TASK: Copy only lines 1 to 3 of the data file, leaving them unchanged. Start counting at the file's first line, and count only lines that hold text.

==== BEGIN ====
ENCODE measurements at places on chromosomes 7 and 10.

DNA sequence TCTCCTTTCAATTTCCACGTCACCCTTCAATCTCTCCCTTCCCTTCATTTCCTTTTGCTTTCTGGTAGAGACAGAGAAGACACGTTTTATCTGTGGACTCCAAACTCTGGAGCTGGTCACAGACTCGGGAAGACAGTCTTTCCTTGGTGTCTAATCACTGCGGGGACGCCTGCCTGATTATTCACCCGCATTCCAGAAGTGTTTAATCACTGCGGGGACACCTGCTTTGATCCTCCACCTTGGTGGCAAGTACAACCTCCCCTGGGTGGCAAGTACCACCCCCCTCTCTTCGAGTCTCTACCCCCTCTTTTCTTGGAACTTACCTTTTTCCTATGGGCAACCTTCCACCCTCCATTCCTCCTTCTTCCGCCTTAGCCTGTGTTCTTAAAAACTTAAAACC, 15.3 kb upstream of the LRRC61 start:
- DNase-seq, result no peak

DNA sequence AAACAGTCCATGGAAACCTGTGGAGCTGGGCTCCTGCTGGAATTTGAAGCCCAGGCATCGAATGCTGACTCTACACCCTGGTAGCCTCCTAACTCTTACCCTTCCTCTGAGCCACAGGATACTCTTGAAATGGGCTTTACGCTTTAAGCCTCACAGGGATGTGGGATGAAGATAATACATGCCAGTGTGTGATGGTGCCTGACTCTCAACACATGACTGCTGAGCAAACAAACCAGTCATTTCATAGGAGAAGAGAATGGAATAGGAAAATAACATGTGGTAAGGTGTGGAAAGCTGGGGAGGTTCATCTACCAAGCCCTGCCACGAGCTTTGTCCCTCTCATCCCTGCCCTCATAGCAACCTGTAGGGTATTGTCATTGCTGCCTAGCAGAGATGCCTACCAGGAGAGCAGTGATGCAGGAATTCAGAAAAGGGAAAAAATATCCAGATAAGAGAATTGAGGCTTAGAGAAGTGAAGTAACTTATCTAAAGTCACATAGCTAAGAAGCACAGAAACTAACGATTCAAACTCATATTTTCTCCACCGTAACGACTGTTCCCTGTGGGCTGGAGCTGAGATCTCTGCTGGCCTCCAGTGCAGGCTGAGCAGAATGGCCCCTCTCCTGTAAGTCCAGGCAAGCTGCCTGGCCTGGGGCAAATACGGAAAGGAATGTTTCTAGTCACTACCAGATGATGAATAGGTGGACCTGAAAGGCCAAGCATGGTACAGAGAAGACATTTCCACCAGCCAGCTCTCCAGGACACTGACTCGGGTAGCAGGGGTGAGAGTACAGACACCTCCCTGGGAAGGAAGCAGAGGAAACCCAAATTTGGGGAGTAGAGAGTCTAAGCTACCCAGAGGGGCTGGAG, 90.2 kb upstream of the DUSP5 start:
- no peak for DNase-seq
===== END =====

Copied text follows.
ENCODE measurements at places on chromosomes 7 and 10.

DNA sequence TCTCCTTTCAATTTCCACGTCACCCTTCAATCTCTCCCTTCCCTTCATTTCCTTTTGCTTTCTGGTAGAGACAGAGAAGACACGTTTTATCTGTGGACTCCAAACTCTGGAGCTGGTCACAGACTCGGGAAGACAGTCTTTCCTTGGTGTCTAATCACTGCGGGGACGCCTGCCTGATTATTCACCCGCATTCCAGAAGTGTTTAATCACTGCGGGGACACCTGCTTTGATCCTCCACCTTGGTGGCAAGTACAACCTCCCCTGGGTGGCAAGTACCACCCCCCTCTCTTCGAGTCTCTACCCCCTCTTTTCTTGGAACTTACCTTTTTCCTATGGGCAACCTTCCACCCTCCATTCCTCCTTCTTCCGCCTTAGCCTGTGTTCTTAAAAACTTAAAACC, 15.3 kb upstream of the LRRC61 start:
- DNase-seq, result no peak